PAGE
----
FACT SHEET:
Counseling and Support: When and Where to Find It

Infertility is a medical condition that touches all aspects of a person's life. It affects how you feel about yourself, your relationship with others, and your perspective on life. How you deal with these feelings will depend on your personality and life experiences. Most people can benefit from the support of family, friends, medical caregivers, and professional counselors. The following information will help you decide if you need to seek professional help in managing the emotional stresses associated with infertility.

When Do I Need To See an Infertility Counselor?
Consider counseling if you are feeling depressed, anxious, or so preoccupied with your infertility that you feel it is hard to enjoy life. You may also want to consider counseling if you are feeling stuck and need to sort out your options and alternatives. Signs that you might benefit from counseling appear in combination and may include:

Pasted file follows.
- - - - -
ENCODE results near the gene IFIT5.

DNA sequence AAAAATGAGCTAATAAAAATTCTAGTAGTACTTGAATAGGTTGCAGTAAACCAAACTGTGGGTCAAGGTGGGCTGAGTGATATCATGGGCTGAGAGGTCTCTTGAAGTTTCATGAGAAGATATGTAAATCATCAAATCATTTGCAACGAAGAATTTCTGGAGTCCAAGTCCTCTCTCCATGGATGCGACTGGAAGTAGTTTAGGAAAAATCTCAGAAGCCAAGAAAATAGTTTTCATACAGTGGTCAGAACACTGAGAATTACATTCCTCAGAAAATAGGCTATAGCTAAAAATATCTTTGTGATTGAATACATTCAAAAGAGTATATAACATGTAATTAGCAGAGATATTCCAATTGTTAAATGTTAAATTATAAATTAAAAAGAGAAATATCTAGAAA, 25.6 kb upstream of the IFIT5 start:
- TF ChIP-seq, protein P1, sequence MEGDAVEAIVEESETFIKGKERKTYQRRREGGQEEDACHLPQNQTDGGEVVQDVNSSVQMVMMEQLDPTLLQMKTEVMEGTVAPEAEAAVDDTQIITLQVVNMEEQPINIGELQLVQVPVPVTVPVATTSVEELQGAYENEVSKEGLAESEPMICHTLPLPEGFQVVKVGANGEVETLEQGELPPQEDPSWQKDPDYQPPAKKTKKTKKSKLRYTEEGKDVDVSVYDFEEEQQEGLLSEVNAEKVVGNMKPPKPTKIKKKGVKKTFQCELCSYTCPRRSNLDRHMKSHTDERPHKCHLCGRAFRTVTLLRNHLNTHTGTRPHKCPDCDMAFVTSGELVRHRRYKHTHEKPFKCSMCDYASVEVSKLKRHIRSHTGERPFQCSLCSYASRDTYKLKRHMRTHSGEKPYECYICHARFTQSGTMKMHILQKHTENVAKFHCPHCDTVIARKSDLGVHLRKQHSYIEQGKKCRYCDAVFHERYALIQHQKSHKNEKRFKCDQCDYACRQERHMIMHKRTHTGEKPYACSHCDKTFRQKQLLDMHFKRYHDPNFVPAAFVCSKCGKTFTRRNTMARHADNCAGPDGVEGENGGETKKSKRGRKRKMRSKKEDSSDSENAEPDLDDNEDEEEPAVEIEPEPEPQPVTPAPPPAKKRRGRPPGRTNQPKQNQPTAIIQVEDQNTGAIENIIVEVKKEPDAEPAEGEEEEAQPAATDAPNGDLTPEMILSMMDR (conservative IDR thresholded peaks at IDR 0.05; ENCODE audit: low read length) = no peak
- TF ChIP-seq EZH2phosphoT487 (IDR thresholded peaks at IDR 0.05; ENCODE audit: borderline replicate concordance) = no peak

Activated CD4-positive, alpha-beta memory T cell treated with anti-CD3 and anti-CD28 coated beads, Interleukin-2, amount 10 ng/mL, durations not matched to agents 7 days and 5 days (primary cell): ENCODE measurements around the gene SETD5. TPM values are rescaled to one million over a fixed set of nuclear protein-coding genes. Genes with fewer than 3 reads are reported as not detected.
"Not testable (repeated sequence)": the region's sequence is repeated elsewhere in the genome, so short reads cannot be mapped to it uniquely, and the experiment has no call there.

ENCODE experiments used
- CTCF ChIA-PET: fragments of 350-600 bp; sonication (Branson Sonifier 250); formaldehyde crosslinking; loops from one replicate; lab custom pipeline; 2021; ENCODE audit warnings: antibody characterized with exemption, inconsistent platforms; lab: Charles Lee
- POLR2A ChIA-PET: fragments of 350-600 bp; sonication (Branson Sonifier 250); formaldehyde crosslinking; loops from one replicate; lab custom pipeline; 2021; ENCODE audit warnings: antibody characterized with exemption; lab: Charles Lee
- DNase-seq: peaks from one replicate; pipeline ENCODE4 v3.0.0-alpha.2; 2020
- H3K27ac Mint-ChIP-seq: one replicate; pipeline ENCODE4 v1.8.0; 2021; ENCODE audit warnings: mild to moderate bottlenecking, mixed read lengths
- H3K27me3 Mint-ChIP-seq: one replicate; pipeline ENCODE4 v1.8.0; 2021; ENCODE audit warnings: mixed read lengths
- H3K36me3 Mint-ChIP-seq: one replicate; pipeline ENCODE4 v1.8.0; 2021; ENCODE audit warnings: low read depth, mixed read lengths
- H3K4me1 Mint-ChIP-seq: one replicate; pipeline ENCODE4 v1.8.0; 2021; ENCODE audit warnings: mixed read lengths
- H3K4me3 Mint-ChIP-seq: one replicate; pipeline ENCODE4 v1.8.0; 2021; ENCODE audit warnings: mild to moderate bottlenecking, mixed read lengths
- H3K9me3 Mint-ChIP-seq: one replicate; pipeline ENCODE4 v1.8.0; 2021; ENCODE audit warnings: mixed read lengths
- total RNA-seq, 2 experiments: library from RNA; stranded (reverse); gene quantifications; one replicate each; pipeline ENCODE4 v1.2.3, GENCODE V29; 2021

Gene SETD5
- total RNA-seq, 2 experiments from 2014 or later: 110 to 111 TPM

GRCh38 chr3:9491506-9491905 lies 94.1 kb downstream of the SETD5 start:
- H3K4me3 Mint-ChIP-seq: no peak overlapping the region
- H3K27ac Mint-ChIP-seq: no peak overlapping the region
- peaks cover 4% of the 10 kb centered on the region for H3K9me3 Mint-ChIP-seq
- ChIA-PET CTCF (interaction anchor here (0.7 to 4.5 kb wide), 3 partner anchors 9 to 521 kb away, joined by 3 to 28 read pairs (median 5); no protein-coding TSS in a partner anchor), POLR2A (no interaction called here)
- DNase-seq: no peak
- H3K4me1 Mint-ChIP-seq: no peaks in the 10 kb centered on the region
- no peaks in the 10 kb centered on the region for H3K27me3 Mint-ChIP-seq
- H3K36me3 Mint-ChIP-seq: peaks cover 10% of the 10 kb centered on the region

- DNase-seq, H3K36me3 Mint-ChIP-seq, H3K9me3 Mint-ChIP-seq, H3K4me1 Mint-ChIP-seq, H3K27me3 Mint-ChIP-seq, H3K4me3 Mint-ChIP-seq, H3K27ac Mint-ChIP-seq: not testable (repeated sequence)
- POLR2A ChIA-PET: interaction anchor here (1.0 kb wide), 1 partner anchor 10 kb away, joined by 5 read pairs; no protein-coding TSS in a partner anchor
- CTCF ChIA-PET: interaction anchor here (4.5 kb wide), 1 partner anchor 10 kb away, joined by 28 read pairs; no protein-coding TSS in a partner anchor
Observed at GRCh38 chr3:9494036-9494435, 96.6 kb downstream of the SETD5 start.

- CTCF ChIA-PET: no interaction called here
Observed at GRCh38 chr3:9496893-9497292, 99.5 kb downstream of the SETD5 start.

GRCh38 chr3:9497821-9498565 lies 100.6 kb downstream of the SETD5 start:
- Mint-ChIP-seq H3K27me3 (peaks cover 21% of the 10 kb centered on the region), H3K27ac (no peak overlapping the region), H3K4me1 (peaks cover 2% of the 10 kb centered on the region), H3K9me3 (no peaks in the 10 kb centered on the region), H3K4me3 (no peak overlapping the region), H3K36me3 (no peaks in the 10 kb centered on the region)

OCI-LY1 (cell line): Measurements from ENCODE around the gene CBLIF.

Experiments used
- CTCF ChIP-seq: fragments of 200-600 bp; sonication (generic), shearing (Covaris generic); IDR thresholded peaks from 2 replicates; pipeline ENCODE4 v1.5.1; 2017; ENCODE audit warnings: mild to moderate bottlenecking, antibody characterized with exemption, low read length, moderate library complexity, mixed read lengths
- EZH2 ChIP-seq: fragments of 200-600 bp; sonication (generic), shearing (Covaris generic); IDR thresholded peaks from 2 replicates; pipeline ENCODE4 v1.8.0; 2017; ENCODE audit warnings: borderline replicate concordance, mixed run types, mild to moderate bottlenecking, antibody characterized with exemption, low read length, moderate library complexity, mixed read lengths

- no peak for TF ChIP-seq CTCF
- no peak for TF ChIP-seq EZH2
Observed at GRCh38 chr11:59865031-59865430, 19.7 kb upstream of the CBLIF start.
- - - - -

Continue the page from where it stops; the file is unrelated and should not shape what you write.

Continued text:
Where Can I Get Support?
Support can come from many different areas. Books can offer information and understanding about the emotional aspects of infertility. Support groups and meetings can reduce the feeling of isolation and provide an opportunity to learn from others who are experiencing infertility. Individual and couple counseling offers the chance to talk with an experienced professional who will help sort out your feelings, identify coping mechanisms, and help you find solutions to your problems. Discussions with family members and friends are also options.

How Do I Find an Infertility Counselor and Other Support?
Start by asking your physician for a list of books, support resources, and trained counselors in your area who have experience dealing with infertility. Counselors may be psychiatrists, psychologists, social workers, psychiatric nurses, marriage and family counselors, or clergy. You may also want to call the American Society for Reproductive Medicine for a list of books written for patients concerning the emotional aspects of infertility.

http://www.asrm.org

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